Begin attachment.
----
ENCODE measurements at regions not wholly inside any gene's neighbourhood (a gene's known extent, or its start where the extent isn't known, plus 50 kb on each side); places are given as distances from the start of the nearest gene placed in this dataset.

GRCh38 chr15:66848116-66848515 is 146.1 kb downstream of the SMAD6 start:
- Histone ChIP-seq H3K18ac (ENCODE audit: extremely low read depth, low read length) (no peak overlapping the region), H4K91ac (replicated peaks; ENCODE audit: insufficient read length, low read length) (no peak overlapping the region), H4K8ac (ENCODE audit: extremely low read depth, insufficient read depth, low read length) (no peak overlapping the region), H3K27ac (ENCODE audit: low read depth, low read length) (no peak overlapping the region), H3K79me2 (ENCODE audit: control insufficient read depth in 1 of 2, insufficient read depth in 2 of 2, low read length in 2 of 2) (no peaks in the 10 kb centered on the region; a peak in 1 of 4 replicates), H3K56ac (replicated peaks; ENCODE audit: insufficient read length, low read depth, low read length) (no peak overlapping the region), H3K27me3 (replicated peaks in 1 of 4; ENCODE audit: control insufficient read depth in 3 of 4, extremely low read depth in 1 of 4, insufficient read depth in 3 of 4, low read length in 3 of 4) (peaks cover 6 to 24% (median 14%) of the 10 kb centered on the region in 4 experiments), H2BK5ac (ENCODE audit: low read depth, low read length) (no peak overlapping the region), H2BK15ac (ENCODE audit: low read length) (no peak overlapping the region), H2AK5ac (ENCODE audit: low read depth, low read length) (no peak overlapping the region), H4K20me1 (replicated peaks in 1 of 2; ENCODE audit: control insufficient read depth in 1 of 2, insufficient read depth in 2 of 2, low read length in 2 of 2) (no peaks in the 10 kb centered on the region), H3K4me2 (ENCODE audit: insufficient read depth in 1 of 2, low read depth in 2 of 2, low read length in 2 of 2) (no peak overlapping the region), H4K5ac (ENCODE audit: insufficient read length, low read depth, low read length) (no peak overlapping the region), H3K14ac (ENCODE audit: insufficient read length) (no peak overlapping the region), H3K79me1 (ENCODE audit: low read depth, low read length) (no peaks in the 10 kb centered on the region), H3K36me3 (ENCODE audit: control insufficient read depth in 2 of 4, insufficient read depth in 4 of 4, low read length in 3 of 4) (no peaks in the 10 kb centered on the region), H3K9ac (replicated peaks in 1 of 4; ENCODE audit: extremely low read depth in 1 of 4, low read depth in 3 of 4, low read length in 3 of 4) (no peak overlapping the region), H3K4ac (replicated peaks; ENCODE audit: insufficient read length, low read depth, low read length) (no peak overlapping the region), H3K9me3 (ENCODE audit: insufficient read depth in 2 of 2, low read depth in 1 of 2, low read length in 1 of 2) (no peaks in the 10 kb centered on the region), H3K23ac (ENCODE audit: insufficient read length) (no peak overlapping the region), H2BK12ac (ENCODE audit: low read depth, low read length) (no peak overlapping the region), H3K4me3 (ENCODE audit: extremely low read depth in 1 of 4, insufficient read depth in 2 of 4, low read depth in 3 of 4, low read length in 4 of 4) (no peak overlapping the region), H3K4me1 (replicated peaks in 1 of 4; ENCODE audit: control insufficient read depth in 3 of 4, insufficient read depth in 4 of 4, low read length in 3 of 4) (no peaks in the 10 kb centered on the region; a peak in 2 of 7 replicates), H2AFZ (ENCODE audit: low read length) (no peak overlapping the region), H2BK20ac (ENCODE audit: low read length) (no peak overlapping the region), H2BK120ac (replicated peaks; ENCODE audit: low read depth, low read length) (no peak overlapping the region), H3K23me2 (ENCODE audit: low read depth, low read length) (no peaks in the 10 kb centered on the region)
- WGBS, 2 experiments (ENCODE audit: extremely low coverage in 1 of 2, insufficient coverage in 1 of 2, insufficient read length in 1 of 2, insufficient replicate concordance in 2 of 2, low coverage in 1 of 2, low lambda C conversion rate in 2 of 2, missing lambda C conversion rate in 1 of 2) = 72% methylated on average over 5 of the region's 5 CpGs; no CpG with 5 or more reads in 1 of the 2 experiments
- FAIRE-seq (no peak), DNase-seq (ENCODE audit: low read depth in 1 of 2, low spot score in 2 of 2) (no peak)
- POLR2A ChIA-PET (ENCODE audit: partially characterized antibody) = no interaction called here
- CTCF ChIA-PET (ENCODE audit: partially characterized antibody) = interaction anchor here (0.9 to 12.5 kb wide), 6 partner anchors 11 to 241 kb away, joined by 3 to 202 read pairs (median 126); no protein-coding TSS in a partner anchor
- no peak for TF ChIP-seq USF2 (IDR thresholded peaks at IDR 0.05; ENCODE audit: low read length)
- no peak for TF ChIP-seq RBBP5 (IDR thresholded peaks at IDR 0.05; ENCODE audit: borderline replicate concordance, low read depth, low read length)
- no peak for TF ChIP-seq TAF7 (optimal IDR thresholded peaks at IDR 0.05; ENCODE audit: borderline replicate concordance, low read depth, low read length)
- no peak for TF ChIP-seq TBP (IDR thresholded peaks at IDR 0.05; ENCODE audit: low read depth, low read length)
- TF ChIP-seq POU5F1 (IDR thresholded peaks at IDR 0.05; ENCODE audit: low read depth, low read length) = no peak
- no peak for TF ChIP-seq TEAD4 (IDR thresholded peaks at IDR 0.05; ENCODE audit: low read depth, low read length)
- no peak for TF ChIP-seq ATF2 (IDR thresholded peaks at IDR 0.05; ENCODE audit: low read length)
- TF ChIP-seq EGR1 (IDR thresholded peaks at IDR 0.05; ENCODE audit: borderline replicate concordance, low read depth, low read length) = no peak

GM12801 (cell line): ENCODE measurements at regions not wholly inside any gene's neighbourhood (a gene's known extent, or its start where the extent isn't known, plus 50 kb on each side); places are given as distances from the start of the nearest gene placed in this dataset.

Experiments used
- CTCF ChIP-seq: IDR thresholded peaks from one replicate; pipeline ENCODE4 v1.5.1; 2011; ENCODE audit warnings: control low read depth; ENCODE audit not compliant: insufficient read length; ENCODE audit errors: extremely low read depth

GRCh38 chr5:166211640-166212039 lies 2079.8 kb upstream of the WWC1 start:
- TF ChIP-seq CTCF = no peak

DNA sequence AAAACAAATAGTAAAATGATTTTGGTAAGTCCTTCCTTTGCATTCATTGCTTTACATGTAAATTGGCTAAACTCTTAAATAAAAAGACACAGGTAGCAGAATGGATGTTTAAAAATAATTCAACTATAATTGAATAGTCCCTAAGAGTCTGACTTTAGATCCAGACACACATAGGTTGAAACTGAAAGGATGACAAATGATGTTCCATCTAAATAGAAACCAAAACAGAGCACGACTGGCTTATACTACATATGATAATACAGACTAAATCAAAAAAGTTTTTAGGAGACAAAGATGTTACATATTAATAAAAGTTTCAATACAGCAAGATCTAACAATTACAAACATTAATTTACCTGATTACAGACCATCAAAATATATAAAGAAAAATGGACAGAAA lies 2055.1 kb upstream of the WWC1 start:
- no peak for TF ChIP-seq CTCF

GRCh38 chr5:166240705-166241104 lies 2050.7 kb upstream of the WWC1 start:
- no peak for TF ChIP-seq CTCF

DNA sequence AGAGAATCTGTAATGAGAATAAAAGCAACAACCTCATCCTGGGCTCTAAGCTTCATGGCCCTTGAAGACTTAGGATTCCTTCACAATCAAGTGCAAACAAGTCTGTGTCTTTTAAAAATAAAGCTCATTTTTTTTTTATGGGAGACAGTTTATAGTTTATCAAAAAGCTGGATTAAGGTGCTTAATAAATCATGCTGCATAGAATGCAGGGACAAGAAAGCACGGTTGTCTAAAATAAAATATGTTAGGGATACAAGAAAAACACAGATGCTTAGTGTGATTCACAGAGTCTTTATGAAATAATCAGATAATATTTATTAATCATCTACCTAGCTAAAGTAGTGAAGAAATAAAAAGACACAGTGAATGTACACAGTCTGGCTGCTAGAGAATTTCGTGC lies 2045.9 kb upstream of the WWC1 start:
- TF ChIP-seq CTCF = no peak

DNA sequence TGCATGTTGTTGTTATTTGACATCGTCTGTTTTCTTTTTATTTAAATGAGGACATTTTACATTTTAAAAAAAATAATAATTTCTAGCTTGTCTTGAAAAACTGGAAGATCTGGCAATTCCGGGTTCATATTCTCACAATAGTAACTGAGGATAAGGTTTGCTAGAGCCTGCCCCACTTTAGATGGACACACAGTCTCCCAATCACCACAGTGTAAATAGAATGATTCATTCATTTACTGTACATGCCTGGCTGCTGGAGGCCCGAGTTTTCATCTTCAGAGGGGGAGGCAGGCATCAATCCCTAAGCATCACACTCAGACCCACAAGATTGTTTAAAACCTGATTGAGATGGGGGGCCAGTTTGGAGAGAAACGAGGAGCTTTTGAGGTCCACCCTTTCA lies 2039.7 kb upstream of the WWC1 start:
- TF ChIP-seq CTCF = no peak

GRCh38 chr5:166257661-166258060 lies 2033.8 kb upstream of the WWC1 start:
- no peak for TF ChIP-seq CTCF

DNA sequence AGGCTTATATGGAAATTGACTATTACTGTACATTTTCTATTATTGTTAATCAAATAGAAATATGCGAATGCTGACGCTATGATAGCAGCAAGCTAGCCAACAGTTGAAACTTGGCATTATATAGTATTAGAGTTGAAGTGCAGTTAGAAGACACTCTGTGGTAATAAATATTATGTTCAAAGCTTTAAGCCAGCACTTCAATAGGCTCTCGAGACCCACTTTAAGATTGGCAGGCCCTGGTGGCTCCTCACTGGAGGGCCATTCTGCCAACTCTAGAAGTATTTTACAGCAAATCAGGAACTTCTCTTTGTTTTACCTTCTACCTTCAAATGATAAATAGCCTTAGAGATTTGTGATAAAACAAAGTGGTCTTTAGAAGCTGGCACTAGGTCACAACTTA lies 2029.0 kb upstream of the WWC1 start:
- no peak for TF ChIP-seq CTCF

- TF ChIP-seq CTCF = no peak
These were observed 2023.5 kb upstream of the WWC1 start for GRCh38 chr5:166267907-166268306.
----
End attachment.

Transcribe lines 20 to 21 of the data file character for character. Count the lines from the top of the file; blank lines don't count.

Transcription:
- TF ChIP-seq CTCF = no peak

DNA sequence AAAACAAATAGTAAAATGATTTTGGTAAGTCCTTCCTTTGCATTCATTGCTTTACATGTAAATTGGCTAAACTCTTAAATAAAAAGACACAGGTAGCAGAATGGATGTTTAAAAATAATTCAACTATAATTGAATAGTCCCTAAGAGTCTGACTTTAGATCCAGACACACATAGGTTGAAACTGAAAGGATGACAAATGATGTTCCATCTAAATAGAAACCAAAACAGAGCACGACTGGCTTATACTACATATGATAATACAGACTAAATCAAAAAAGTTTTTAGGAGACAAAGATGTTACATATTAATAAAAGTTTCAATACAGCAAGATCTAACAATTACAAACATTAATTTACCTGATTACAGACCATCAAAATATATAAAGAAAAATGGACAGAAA lies 2055.1 kb upstream of the WWC1 start: